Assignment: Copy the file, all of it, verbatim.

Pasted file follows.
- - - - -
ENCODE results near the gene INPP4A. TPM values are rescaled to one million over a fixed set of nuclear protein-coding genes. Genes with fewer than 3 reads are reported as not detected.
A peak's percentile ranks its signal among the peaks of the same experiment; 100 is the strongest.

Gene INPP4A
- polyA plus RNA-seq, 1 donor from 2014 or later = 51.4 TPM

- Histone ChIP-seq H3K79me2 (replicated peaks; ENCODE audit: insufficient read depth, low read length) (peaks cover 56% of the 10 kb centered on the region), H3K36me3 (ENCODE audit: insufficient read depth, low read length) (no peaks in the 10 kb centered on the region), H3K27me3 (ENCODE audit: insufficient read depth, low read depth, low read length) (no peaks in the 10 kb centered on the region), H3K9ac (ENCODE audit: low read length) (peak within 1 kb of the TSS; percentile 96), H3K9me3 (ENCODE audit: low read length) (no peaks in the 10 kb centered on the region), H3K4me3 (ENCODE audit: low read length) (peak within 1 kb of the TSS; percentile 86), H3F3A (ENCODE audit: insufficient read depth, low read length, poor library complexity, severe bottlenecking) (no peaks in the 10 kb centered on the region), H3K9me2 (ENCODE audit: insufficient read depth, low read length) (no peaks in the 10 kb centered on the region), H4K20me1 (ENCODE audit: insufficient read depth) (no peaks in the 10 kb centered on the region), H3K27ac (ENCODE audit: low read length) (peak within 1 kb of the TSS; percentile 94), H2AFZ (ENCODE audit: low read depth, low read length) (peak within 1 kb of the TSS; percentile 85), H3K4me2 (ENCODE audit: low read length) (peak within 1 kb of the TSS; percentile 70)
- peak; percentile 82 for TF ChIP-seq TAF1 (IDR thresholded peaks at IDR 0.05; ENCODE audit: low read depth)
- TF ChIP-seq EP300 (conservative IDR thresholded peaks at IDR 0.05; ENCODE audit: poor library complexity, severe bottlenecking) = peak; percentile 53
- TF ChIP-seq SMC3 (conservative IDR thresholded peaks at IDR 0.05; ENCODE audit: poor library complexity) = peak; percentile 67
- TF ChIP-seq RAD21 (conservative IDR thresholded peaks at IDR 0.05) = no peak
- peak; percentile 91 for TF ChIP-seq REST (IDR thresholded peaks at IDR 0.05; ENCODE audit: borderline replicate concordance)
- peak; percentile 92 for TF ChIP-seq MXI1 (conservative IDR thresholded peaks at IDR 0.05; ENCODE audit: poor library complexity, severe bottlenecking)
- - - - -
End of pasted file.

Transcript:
ENCODE results near the gene INPP4A. TPM values are rescaled to one million over a fixed set of nuclear protein-coding genes. Genes with fewer than 3 reads are reported as not detected.
A peak's percentile ranks its signal among the peaks of the same experiment; 100 is the strongest.

Gene INPP4A
- polyA plus RNA-seq, 1 donor from 2014 or later = 51.4 TPM

- Histone ChIP-seq H3K79me2 (replicated peaks; ENCODE audit: insufficient read depth, low read length) (peaks cover 56% of the 10 kb centered on the region), H3K36me3 (ENCODE audit: insufficient read depth, low read length) (no peaks in the 10 kb centered on the region), H3K27me3 (ENCODE audit: insufficient read depth, low read depth, low read length) (no peaks in the 10 kb centered on the region), H3K9ac (ENCODE audit: low read length) (peak within 1 kb of the TSS; percentile 96), H3K9me3 (ENCODE audit: low read length) (no peaks in the 10 kb centered on the region), H3K4me3 (ENCODE audit: low read length) (peak within 1 kb of the TSS; percentile 86), H3F3A (ENCODE audit: insufficient read depth, low read length, poor library complexity, severe bottlenecking) (no peaks in the 10 kb centered on the region), H3K9me2 (ENCODE audit: insufficient read depth, low read length) (no peaks in the 10 kb centered on the region), H4K20me1 (ENCODE audit: insufficient read depth) (no peaks in the 10 kb centered on the region), H3K27ac (ENCODE audit: low read length) (peak within 1 kb of the TSS; percentile 94), H2AFZ (ENCODE audit: low read depth, low read length) (peak within 1 kb of the TSS; percentile 85), H3K4me2 (ENCODE audit: low read length) (peak within 1 kb of the TSS; percentile 70)
- peak; percentile 82 for TF ChIP-seq TAF1 (IDR thresholded peaks at IDR 0.05; ENCODE audit: low read depth)
- TF ChIP-seq EP300 (conservative IDR thresholded peaks at IDR 0.05; ENCODE audit: poor library complexity, severe bottlenecking) = peak; percentile 53
- TF ChIP-seq SMC3 (conservative IDR thresholded peaks at IDR 0.05; ENCODE audit: poor library complexity) = peak; percentile 67
- TF ChIP-seq RAD21 (conservative IDR thresholded peaks at IDR 0.05) = no peak
- peak; percentile 91 for TF ChIP-seq REST (IDR thresholded peaks at IDR 0.05; ENCODE audit: borderline replicate concordance)
- peak; percentile 92 for TF ChIP-seq MXI1 (conservative IDR thresholded peaks at IDR 0.05; ENCODE audit: poor library complexity, severe bottlenecking)